Components of HVAC systems sometimes produce unnecessary sounds and vibrations that are transferred into building structures and occupied spaces. Chiller noise, depending on its severity, can even injure, tire, and bother building occupants. In addition, excessive vibration may also promote early mechanical failure and poor performance of rotating HVAC equipment.
5 Typical cause of Sound and Vibration issues
- Improperly aligned motor and fan sheaves.
- Failure to remove all shipping brackets.
- Improper alignment of pumps and couplings.
- Excessive air volume is being achieved.
- Incorrect installation and tension of belt(s).
The Tool Lending Library at the Smart Buildings Center (SBC) in Seattle has sound meters and vibration testers that building operators can borrow free of charge. Not in Seattle? Check with your local utility as Tool Lending Libraries are available in various regions. Below are two tools recently featured by the SBC.
The Fluke 805FC Vibration Meter is a reliable vibration screening device available for frontline mechanical troubleshooting. Teams that need repeatable, ISO-10816 severity-scaled readings of overall vibration and bearing condition especially find this tool useful. The easy to use hand-held meter has a built-in database that provides a four-level severity scale assessing the urgency of problems for overall vibration and bearing condition. Up to 3,500 measurements can be stored internally and downloaded to a PC with the included USB cable. Pre-built Microsoft Excel templates are available for trending the measurements.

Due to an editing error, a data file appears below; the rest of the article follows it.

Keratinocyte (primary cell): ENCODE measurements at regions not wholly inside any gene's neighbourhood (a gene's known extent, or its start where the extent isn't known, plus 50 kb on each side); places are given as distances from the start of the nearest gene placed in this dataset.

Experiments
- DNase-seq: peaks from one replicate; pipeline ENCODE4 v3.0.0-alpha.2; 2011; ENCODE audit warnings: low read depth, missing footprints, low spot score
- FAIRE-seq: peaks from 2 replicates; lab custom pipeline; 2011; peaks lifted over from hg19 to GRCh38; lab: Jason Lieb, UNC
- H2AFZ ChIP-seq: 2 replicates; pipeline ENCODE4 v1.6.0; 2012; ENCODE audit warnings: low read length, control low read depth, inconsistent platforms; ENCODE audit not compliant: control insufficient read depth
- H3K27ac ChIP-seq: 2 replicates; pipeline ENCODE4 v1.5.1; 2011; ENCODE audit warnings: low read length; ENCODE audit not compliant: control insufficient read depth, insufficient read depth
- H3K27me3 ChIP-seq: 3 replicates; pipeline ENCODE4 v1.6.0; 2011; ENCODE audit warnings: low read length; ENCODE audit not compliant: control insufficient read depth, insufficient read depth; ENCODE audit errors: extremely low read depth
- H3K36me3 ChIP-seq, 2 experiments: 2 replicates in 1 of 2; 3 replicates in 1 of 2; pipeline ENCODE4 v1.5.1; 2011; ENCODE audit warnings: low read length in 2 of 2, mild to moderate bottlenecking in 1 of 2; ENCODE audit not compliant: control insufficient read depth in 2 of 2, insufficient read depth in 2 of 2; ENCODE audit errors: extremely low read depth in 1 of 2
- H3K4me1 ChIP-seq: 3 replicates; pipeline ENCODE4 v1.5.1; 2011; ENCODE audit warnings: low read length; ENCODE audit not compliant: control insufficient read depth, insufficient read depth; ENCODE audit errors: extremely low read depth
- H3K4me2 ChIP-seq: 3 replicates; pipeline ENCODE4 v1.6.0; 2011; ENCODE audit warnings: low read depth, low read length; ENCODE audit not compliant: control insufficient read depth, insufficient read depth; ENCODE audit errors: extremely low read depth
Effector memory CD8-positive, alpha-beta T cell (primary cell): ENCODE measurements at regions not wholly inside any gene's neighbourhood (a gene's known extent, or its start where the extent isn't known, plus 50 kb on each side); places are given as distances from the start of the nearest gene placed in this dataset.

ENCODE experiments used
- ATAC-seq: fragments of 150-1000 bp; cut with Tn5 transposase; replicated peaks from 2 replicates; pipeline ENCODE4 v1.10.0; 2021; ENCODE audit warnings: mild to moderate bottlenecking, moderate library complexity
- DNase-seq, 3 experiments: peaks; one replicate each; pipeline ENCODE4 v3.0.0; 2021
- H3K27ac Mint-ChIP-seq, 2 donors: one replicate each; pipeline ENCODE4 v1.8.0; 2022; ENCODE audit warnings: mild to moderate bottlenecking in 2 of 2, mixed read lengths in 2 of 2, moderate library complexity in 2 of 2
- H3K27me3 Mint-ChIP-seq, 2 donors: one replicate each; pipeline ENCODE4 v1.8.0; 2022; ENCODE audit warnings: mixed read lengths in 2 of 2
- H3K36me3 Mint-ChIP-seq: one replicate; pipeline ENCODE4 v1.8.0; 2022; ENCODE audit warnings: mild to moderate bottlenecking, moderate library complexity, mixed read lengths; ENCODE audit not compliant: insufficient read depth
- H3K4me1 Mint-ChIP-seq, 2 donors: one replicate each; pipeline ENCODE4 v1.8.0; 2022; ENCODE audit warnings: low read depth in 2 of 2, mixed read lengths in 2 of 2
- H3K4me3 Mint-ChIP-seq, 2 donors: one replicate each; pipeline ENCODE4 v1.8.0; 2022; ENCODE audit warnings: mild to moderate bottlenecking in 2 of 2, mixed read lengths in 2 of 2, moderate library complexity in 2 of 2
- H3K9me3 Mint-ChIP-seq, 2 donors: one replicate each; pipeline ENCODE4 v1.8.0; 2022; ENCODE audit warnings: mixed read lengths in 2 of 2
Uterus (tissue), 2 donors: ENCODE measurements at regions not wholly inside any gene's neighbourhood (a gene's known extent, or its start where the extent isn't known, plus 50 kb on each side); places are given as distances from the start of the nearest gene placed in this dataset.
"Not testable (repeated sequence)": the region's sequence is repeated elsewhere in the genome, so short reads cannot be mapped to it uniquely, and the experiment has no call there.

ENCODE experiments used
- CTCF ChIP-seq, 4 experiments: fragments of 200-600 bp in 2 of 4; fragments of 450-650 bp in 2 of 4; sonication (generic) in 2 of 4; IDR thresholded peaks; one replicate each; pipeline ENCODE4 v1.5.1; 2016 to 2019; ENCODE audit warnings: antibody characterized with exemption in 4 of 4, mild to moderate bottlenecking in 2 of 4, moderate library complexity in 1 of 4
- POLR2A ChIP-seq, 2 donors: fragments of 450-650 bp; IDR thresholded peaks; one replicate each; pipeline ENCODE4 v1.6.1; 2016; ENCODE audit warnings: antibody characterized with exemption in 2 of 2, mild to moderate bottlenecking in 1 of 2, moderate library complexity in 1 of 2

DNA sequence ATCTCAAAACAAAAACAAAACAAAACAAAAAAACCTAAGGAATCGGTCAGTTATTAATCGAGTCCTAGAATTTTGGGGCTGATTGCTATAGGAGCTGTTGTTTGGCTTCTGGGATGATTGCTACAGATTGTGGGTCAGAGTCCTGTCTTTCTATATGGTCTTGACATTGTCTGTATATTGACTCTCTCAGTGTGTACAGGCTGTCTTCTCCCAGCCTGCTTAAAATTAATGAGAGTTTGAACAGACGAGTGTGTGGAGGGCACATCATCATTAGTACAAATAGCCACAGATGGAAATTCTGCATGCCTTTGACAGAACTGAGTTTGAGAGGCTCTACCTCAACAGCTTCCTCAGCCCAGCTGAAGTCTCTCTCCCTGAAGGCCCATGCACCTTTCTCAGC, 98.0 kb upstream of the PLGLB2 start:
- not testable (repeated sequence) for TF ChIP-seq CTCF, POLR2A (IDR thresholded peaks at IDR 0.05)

The Extech SDL600 Sound Level meter features:
- Display and storage of sound level readings in the 30 to 130 db range.
- Records data on an SD card in Excel format.
- High accuracy ±1.4dB meets ANSI and IEC 61672-1 Type 2 standards.
- 30 to 130dB measurement range.
- Auto or Manual ranging.
- AC analog output for connection to an analyzer or recorder.
Over 85 different types of building diagnostic tools and meters are available for loan from the Tool Lending Library at the Smart Buildings Center located in Seattle, Washington. For more visit the website at www.smartbuildingscenter.org.